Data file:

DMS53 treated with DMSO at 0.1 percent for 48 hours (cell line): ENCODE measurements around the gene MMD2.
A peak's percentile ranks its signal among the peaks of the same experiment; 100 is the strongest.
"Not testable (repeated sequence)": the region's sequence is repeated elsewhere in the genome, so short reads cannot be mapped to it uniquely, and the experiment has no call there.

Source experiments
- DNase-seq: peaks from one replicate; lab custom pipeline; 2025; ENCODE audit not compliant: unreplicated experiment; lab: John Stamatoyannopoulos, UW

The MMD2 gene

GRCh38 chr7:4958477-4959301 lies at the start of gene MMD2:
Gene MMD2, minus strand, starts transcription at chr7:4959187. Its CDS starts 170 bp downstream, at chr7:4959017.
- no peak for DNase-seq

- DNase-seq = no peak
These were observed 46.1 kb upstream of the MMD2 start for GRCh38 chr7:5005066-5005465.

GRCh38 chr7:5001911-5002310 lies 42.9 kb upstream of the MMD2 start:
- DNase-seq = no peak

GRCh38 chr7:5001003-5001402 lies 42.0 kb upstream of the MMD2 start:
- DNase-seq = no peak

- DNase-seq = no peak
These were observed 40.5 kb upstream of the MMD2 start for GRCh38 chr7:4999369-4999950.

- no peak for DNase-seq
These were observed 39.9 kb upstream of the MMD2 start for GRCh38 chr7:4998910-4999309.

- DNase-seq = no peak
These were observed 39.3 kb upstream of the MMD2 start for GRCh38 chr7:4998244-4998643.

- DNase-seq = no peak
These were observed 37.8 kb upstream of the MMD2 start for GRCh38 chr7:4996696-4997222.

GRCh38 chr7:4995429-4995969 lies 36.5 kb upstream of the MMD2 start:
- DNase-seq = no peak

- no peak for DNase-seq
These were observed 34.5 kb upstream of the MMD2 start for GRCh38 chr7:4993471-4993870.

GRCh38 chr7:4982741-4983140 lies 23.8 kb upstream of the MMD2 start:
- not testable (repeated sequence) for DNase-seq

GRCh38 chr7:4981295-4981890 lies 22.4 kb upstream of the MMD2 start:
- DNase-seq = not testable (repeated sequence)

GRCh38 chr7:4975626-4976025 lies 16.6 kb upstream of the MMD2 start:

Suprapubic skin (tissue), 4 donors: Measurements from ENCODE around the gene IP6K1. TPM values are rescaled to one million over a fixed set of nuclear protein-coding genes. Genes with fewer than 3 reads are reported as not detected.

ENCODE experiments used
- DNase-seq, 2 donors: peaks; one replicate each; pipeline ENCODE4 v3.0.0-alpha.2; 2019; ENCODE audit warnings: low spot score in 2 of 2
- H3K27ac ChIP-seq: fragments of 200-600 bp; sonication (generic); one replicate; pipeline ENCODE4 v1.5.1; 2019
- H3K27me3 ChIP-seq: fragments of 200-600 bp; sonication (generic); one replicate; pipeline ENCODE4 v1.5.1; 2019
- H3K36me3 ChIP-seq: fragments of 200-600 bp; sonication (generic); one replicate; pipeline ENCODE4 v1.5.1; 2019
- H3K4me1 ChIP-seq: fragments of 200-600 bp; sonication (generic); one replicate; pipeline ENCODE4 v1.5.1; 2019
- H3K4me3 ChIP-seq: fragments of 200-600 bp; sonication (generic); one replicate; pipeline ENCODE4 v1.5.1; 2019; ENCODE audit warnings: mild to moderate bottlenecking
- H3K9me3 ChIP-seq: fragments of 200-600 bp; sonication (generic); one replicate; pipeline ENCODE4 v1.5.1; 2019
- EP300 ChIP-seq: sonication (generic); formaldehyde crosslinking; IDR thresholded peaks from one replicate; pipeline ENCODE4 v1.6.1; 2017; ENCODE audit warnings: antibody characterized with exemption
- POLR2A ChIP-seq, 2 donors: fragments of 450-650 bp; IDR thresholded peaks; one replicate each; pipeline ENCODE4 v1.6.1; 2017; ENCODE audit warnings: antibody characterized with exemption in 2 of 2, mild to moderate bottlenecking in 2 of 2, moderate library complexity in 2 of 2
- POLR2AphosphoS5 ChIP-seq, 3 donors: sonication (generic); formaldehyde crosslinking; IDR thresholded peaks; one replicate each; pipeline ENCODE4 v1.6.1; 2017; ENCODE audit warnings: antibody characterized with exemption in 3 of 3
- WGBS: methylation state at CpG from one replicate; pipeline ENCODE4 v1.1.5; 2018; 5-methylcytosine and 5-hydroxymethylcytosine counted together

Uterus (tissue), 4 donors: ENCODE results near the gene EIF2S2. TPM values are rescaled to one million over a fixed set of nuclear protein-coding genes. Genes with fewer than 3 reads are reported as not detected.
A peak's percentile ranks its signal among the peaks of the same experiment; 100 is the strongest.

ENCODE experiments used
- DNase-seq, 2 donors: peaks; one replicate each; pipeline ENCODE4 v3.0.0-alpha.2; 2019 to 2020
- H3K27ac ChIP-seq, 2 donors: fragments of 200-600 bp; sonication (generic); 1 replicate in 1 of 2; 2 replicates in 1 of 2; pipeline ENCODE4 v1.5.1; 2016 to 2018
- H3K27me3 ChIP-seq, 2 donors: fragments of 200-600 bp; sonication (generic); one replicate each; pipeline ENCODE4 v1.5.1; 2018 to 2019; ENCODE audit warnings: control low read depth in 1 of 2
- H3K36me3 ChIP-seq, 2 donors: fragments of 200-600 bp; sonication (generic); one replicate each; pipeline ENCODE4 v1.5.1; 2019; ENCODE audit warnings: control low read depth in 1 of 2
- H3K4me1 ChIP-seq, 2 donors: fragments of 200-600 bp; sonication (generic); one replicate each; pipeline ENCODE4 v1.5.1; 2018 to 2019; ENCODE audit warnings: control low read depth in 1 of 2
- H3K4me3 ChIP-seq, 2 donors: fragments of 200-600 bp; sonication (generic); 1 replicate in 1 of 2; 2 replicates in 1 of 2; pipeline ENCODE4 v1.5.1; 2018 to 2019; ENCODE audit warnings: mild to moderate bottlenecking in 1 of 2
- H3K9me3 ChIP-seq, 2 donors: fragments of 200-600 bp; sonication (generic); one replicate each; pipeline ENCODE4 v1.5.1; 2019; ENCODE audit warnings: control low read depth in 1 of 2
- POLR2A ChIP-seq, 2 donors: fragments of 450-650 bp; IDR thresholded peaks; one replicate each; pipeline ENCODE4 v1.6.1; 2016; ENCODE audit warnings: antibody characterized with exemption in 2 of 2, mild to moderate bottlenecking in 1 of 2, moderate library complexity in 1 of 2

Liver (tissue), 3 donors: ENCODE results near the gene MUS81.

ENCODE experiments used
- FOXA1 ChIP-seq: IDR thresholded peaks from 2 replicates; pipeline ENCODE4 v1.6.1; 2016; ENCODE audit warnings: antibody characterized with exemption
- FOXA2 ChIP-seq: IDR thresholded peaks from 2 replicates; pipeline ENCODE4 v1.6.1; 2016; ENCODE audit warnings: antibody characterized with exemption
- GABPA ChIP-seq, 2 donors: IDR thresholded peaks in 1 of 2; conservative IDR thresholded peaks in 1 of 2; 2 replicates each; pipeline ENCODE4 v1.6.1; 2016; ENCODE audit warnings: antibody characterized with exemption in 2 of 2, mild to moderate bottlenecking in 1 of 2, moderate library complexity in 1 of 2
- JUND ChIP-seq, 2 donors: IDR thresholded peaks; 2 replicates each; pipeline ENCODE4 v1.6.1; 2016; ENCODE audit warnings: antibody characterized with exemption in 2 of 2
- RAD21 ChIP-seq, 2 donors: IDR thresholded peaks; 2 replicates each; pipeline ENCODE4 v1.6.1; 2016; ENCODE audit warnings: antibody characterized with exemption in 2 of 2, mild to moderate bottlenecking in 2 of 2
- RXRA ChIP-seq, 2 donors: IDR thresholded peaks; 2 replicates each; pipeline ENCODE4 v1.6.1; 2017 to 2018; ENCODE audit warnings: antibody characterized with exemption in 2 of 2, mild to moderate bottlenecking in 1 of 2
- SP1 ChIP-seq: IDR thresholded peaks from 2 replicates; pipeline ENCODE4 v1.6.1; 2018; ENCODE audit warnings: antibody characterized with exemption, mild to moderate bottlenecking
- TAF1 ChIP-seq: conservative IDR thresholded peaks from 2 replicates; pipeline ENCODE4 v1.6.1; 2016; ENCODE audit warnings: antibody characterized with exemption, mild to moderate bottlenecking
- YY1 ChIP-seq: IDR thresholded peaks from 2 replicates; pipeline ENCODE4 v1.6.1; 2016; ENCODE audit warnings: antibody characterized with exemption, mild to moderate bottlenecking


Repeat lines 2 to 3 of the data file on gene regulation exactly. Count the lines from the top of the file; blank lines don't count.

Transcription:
A peak's percentile ranks its signal among the peaks of the same experiment; 100 is the strongest.
"Not testable (repeated sequence)": the region's sequence is repeated elsewhere in the genome, so short reads cannot be mapped to it uniquely, and the experiment has no call there.